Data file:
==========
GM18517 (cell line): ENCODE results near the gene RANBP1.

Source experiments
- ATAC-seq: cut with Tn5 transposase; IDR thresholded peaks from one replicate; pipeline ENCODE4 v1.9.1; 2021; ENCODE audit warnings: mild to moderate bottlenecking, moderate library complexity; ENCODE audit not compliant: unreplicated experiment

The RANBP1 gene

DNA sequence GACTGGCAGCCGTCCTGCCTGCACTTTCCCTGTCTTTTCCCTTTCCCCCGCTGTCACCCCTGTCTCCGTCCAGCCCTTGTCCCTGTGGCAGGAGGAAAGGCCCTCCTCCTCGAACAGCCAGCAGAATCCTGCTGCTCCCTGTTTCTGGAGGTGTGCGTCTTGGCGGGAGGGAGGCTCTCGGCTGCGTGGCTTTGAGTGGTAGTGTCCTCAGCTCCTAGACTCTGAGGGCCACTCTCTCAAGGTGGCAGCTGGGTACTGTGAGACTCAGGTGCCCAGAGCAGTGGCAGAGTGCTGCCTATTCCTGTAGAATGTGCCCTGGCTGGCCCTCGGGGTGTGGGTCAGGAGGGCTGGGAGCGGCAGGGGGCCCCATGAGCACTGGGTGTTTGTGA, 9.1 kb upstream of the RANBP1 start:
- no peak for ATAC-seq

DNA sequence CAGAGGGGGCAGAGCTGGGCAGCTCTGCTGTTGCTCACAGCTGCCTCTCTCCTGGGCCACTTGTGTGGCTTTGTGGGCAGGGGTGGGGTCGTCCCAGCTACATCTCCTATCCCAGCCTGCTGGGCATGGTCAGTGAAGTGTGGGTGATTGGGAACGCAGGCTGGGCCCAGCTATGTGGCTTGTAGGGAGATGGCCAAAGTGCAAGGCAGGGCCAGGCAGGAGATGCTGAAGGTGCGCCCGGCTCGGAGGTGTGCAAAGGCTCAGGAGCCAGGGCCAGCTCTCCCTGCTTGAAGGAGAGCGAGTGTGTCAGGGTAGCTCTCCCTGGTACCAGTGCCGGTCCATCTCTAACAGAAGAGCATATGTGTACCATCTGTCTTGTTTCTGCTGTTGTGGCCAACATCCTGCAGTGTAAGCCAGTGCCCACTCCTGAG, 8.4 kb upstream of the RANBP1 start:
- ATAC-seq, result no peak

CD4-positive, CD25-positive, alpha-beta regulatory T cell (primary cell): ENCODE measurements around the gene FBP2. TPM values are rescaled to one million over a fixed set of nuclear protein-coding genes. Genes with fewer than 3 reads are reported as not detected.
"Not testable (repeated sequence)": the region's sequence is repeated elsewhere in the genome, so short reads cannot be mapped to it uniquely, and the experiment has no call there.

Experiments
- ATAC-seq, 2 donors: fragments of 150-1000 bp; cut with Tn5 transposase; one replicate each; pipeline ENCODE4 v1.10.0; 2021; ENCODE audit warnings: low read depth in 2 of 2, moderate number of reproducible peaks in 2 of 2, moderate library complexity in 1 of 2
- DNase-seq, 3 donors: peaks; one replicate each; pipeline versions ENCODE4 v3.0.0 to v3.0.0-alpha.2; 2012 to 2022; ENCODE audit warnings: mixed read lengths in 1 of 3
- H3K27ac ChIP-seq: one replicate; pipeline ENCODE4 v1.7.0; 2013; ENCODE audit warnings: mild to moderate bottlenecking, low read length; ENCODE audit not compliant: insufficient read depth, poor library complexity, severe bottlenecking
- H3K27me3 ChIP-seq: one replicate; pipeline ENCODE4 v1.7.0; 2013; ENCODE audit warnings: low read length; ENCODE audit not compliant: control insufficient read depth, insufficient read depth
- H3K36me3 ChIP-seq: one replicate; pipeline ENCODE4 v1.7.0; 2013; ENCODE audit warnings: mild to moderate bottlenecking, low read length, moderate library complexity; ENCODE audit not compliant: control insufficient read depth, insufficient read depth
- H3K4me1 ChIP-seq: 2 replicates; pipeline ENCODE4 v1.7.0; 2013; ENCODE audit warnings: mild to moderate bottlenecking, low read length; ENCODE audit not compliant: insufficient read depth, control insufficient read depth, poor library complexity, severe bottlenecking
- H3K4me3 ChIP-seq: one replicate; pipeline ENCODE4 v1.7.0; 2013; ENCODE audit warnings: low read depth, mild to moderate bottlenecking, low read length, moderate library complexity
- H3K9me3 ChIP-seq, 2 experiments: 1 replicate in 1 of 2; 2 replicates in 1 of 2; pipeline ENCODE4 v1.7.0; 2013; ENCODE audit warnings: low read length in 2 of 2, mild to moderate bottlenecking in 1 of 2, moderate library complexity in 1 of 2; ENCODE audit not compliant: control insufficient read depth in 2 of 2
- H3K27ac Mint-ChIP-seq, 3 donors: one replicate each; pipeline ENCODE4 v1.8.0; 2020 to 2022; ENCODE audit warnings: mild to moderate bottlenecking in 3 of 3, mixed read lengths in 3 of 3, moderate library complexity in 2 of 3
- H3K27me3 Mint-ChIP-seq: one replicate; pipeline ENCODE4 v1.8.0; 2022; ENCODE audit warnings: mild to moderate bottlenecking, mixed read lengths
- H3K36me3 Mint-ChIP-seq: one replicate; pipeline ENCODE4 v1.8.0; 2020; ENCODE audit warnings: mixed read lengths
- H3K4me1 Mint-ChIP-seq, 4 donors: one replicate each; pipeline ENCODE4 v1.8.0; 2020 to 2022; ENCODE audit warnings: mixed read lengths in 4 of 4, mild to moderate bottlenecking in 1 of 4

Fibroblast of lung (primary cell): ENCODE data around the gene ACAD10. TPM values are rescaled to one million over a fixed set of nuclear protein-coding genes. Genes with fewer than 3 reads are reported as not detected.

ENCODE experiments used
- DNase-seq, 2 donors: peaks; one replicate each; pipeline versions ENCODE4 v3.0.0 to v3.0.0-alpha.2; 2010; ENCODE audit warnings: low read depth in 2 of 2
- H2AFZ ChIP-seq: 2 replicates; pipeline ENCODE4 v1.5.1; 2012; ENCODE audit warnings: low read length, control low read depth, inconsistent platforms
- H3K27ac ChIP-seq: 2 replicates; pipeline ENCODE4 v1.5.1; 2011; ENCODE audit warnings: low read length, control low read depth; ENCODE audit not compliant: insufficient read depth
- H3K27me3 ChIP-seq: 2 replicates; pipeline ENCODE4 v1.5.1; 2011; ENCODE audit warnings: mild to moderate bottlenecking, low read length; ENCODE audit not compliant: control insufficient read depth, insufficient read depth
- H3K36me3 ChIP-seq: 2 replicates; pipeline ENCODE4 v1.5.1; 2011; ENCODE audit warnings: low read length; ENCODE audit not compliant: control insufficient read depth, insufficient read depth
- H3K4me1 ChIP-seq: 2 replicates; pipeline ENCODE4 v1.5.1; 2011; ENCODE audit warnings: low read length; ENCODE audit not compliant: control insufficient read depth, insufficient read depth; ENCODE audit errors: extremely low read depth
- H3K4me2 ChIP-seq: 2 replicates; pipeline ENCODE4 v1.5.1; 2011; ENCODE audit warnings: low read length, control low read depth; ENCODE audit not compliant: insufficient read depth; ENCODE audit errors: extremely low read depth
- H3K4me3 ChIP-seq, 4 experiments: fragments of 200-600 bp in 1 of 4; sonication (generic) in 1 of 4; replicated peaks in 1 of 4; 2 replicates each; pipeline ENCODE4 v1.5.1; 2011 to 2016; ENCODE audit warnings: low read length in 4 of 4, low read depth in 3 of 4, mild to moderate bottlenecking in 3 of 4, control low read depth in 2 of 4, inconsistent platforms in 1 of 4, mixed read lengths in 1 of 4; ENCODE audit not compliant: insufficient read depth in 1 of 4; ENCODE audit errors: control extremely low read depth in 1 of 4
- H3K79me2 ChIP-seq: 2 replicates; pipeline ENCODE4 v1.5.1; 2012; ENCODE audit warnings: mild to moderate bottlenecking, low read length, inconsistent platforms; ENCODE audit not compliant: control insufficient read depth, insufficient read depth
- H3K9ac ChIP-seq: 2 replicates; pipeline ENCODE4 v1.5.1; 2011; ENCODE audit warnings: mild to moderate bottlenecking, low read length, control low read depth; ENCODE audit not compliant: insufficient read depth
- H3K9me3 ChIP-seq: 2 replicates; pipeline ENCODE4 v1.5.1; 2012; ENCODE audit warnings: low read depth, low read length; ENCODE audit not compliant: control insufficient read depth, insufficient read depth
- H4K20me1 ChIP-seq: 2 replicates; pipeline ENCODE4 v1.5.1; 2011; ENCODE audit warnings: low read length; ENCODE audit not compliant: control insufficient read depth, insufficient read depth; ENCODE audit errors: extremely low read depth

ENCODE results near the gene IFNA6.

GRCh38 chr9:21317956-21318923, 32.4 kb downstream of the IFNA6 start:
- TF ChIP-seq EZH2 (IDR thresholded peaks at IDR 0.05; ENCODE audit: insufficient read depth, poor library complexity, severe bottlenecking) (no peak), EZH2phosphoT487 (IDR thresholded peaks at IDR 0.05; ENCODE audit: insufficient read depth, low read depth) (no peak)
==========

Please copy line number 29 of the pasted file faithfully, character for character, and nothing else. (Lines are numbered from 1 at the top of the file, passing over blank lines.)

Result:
- H3K27me3 ChIP-seq: 2 replicates; pipeline ENCODE4 v1.5.1; 2011; ENCODE audit warnings: mild to moderate bottlenecking, low read length; ENCODE audit not compliant: control insufficient read depth, insufficient read depth